Section 5(13), 49 U.S.C. § 5(13), defines "carrier" as including a motor carrier:

 
(13) As used in paragraphs (2) (12) of this section, inclusive, the term "carrier" means * * * a motor carrier subject to chapter 8 of this title; * * *

Section 210a(b), 49 U.S.C. § 310a(b), permits the granting of temporary authority:

 
*102 (b) Pending the determination of an application filed with the Commission for approval of a consolidation or merger of the properties of two or more motor carriers, or of a purchase, lease, or contract to operate the properties of one or more carriers, the Commission may, in its discretion, and without hearings or other proceedings, grant temporary approval, for a period not exceeding one hundred and eighty days, of the operation of the motor carrier properties sought to be acquired by the person proposing in such pending application to acquire such properties, if it shall appear that failure to grant such temporary approval may result in destruction of or injury to such motor carrier properties sought to be acquired, or to interfere substantially with their future usefulness in the performance of adequate and continuous service to the public.

It is undisputed that the order of the Commission lies within the scope of its statutory authority. If the order is based upon adequate findings which are supported by substantial evidence, it must be upheld even though we might reach a different conclusion on the facts presented. Rochester Telephone Corporation v. United States, 307 U.S. 125, 138-140, 59 S. Ct. 754, 83 L. Ed. 1147 (1939). The scope of the judicial review of orders of the Commission was recently passed upon in the Western District in the case of Alamo Express, Inc. v. United States, D.C., 239 F. Supp. 694, affirmed, 382 U.S. 19, 86 S. Ct. 83, 15 L. Ed. 2d 14 (1965), wherein it is stated: "Our duty is to determine whether the conclusions of the Commission `find support in the record as a whole, * * *. "even though the Court would justifiably have made a different choice had the matter been before it de novo";'". See also C & H Transportation Co. v. United States, D.C., 249 F. Supp. 97. The wisdom and experience of the Commission, not of the Courts, must determine the matters involved on appeal.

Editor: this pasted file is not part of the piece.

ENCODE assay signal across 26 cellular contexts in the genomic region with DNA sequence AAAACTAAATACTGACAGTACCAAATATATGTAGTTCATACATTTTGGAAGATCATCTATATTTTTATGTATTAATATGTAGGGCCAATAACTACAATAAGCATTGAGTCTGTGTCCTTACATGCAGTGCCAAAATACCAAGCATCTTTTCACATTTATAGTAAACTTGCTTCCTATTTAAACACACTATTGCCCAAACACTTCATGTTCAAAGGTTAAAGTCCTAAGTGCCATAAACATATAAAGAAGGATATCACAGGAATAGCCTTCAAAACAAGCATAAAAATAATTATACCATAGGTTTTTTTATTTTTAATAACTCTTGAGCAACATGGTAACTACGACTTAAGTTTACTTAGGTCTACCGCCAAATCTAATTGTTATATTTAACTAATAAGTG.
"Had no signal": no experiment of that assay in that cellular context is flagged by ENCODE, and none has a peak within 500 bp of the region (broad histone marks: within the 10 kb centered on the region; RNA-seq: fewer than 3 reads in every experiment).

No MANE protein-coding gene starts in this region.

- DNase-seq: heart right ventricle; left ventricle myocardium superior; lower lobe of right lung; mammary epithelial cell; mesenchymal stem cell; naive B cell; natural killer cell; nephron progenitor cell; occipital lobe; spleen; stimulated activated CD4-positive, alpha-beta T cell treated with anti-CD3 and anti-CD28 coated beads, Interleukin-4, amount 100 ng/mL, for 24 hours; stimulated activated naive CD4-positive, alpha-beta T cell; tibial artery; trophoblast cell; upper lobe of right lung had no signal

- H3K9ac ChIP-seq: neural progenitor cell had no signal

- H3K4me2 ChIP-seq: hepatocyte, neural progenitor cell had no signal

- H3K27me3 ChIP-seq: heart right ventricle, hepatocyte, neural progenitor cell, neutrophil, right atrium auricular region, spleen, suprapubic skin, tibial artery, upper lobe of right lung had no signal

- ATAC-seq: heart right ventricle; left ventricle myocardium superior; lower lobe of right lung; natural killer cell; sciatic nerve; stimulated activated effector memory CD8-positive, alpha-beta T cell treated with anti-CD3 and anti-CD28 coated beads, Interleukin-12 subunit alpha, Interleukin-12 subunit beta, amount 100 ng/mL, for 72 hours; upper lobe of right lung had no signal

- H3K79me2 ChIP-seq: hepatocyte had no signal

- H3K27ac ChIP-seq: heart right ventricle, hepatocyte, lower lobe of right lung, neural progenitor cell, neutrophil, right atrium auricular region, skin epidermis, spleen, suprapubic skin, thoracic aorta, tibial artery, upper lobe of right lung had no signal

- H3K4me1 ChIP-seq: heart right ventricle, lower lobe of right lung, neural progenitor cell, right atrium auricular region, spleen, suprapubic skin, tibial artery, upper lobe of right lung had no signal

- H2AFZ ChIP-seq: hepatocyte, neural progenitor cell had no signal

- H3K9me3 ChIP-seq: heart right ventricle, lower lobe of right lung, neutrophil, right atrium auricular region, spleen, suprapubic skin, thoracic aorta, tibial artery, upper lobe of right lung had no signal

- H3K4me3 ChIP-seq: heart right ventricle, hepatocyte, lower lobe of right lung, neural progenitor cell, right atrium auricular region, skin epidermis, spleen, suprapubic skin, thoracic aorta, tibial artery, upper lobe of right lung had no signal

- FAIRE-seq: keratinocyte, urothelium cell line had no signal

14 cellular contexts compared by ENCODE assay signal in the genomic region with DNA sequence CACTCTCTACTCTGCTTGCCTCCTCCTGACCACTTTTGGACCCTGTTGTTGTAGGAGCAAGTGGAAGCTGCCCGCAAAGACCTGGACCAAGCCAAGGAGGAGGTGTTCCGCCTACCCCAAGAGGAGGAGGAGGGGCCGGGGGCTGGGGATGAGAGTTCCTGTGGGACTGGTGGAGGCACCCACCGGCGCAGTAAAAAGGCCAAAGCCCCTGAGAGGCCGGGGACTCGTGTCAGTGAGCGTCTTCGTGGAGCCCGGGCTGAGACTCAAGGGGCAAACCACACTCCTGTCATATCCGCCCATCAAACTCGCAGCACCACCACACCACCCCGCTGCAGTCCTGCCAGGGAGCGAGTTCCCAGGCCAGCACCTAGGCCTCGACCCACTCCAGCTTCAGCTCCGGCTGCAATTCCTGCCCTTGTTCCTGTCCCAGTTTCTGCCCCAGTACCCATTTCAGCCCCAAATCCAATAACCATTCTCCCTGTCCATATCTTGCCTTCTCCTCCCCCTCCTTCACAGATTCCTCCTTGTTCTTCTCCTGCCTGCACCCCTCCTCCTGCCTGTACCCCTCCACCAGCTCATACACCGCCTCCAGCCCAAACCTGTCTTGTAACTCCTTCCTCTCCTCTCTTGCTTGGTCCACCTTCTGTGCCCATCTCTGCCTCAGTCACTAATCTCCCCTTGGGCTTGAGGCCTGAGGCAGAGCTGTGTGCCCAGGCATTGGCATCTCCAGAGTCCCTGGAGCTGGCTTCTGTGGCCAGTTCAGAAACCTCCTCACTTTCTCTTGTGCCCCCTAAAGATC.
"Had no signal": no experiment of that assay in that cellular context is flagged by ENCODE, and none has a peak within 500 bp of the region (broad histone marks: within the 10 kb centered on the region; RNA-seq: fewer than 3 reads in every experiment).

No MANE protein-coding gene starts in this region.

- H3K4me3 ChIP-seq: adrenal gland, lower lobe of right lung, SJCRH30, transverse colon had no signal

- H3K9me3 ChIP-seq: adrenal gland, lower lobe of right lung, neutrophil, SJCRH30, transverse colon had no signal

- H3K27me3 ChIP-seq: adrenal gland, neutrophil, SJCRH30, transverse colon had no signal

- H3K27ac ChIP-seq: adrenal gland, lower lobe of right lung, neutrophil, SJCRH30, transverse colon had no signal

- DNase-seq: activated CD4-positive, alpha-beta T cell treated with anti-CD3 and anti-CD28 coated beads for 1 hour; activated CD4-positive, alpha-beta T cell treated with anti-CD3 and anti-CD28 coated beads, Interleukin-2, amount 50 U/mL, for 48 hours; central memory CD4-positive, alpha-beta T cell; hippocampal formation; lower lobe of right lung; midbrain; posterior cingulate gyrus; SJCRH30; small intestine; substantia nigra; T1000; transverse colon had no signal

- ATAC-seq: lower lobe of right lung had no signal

Likewise, it is the exclusive province of the Commission to make findings of fact, to draw legitimate inferences therefrom, and to evaluate and determine the weight to be given conflicting evidence. United States v. Chicago Heights Trucking Co., 310 U.S. 344, 352-353, 60 S. Ct. 931, 84 L. Ed. 1243. There is a presumption that the Commission has properly performed its official duties and this presumption supports its acts in the absence of clear evidence to the contrary. Interstate Commerce Commission v. Jersey City, 322 U.S. 503, 512, 64 S. Ct. 1129, 88 L. Ed. 2d 1420.